Chapter 9: Origins of the Biblical Worldview: Alternatives
Implied throughout the book up to this point is that the worldview of the Bible is so radically different from the worldview of the ancient near east that there is no logical thought connection that could lead from the continuity of mythology to the transcendence of the Bible. Some skeptics accept can accept the critiques presented through this book but still believe they can tie Israel to ancient near east mythology. This is not accomplished by way of the content of the Bible, though; rather it is attempted by saying that Israel had a worldview of continuity and it evolved over time to be a worldview of transcendence (in practice and/or in written form). Oswalt explains and critiques four unique models presented by scholars and concludes that none of them are supported by the evidence as much as the explanation of the worldview of transcendence being originally present in Israel, thus is the original source of the records in the Bible. As is argued in the above chapters and established by the failed attempts in this chapter, there is no logical pathway for continuity to evolve into transcendence. Thus if Israel believes in transcendence today, they believed it then; and if the Bible teaches transcendence today, it taught it then. There is no way to link the Bible to mythology.
Chapter 10: Conclusions
Oswalt concludes the book with a short summary of the contents and a list of predictions about the future state of a culture that rejects the idea that the Bible is history. Some of the predictions are being realized today, while others are not yet but may have the potential to be.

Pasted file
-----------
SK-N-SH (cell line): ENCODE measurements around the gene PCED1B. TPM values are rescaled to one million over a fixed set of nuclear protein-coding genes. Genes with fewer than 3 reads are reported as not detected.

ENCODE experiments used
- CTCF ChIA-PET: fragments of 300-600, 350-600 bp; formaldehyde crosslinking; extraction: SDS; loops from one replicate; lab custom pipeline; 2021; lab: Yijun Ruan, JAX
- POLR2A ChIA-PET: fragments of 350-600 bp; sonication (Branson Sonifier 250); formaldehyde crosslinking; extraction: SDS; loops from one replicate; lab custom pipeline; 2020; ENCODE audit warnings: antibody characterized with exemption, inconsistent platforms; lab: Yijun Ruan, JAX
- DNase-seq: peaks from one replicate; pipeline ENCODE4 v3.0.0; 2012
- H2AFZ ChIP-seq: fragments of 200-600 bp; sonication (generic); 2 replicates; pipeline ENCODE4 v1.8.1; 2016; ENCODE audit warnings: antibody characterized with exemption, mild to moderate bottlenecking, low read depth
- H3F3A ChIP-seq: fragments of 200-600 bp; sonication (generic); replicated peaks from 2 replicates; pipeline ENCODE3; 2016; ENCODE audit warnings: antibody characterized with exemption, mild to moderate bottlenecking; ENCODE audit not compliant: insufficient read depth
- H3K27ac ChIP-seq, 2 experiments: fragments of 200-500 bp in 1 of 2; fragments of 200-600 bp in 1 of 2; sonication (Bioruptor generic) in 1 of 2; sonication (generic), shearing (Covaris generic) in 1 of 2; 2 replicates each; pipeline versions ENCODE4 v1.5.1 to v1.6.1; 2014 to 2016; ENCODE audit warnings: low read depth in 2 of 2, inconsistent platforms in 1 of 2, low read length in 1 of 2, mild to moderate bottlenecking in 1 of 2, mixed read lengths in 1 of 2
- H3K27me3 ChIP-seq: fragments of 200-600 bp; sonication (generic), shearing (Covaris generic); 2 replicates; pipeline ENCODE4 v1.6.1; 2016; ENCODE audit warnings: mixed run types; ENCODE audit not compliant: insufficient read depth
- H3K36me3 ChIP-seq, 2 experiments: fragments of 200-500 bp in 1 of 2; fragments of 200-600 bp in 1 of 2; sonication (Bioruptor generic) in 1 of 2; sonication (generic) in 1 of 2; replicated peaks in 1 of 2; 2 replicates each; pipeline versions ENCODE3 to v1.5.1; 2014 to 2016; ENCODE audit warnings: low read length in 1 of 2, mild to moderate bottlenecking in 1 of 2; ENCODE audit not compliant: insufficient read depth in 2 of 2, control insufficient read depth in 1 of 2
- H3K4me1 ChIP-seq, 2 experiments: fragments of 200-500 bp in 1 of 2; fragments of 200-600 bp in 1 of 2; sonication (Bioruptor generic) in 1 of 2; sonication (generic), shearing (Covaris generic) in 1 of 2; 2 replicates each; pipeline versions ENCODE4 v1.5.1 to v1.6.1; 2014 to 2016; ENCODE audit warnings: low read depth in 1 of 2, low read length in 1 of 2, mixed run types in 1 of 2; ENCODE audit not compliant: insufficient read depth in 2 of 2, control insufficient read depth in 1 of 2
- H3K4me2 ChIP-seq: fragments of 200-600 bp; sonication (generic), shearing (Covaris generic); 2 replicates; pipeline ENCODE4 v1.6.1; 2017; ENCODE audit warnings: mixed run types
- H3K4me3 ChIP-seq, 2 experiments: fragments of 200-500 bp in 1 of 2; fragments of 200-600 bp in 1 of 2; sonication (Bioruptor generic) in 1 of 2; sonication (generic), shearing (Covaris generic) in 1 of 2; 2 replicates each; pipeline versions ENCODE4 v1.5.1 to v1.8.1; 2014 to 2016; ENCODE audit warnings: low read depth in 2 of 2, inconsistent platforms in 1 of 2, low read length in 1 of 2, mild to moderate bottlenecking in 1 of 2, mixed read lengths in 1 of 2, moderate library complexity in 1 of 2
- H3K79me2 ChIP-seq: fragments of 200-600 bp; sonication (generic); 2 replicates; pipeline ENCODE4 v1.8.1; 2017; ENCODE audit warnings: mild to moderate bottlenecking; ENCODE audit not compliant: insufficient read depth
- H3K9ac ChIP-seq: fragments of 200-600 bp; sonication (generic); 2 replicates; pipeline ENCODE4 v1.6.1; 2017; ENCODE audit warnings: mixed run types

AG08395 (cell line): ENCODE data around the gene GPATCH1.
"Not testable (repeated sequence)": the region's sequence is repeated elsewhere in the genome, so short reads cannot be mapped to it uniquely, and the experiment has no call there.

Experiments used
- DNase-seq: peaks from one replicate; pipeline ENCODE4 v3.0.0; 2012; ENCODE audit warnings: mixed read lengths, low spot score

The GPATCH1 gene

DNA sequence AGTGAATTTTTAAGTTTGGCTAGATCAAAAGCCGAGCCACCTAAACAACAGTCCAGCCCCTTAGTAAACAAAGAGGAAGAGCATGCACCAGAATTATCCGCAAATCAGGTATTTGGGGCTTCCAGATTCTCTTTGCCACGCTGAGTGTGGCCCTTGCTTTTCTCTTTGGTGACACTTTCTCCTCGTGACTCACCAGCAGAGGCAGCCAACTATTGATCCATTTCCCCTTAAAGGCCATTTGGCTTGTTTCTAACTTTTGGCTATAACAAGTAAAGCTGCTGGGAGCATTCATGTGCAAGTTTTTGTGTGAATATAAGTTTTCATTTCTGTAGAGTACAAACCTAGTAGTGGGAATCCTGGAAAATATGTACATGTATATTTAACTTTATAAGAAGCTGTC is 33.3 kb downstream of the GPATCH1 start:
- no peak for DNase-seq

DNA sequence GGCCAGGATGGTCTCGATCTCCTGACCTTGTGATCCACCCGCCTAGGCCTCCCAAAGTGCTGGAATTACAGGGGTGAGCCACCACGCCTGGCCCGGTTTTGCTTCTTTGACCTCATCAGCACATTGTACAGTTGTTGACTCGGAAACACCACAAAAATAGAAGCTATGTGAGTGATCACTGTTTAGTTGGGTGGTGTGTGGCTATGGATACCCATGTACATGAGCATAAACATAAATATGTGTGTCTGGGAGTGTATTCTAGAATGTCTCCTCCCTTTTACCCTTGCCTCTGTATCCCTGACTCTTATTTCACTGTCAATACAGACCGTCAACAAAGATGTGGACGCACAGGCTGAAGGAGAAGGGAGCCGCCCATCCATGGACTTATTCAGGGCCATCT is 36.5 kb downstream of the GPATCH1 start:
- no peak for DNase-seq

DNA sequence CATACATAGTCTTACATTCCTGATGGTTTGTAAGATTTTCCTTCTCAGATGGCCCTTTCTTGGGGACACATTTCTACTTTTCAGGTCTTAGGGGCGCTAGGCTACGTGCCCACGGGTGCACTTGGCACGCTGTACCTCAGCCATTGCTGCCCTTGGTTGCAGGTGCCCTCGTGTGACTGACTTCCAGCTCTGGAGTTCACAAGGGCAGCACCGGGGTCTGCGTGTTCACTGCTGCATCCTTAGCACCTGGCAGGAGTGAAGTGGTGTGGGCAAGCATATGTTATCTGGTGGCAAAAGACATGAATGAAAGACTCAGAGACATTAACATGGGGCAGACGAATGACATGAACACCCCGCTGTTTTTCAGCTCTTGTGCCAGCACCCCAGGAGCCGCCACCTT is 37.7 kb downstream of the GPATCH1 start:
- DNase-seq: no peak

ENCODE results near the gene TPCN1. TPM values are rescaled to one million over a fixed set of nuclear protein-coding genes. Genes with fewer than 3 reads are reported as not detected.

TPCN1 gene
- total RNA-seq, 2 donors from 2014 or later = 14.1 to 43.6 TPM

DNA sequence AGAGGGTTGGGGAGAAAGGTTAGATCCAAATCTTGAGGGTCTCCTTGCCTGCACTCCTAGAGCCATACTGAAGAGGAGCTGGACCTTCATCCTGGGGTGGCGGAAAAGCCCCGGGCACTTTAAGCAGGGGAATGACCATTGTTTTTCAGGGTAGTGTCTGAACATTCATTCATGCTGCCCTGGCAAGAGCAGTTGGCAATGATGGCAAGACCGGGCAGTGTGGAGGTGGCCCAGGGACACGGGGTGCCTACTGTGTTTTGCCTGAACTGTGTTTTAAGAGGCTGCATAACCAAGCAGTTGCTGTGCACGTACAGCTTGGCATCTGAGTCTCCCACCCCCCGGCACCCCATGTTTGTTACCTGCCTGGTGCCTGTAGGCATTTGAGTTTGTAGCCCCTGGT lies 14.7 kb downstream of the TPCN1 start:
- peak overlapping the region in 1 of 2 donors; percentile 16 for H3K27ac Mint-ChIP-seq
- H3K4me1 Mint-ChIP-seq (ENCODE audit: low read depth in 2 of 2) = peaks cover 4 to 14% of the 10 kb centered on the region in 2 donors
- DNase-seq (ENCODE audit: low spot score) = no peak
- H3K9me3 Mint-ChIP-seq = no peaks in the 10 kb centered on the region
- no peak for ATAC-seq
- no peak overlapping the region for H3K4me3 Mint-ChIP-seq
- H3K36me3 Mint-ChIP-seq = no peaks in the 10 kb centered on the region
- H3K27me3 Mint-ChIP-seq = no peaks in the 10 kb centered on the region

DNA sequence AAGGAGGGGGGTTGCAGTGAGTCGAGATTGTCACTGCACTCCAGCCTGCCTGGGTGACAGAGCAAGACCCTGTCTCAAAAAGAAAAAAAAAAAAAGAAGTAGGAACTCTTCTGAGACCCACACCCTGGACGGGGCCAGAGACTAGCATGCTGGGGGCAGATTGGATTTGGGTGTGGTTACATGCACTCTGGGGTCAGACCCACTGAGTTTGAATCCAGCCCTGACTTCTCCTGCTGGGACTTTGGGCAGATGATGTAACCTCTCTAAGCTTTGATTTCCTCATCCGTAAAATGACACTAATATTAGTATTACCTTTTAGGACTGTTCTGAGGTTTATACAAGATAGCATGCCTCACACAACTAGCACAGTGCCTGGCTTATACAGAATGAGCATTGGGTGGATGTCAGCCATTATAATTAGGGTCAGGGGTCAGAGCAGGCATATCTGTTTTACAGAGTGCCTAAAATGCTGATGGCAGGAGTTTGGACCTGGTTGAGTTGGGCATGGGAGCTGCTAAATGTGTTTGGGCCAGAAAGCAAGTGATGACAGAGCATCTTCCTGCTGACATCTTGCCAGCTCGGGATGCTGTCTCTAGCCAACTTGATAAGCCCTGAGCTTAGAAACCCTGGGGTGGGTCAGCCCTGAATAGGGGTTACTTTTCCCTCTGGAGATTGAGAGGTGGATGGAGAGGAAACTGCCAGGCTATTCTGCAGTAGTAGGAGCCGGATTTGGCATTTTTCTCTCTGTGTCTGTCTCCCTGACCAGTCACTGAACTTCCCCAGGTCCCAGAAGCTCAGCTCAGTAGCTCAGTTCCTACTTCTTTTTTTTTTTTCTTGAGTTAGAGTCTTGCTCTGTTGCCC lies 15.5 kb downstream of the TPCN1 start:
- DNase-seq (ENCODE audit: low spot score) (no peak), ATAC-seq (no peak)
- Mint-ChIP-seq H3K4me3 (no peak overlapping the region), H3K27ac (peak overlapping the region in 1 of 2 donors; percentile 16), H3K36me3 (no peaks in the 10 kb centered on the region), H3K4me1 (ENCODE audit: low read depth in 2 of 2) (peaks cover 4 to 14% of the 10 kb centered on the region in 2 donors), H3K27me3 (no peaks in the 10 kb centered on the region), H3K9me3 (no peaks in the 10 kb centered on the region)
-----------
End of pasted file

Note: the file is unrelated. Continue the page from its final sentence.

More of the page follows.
The Bible Among The Myths was a fascinating read- one that was difficult to put down. Oswalt's writing style kept me intrigued and motivated to keep turning the pages. On several occasions, I had to place the book down to think through the implications of what he was saying, which is always a good thing. He touched on many topics that will get the thinker identifying holes in other worldviews and theological positions. At the same time, though, he does take the reader into some uncomfortable territory and presents a case that will force the reader to reconsider certain positions.
There were a few times that I did disagree with Oswalt, but they were nothing damaging to his conclusion. At the end he did explain how the worldview of continuity could not have evolved into the worldview of transcendence (thus that worldview cannot explain the existence of the Bible's worldview), but he leaves it at that. I would have liked to see his defense of how the worldview of transcendence could devolve into continuity, thus the worldview of the Bible could explain the existence of the mythological worldview. Perhaps that could make it into the next edition?
If anyone has encountered or accepts the claim that the Bible is merely mythology, I highly recommend this book. It will challenge both the believer and the skeptic by taking them through the latest research and presenting them with the necessary implications of such a claim.
Apologetics 315 Book Reviewer Luke Nix is a Computer Systems Administrator in Oklahoma, USA. He has a beautiful and supportive wife, but no kids yet. In his spare time he enjoys studying theology, philosophy, biology, astronomy, psychology and apologetics. If you liked this review, more of his writing can be enjoyed at lukenixblog.blogspot.com.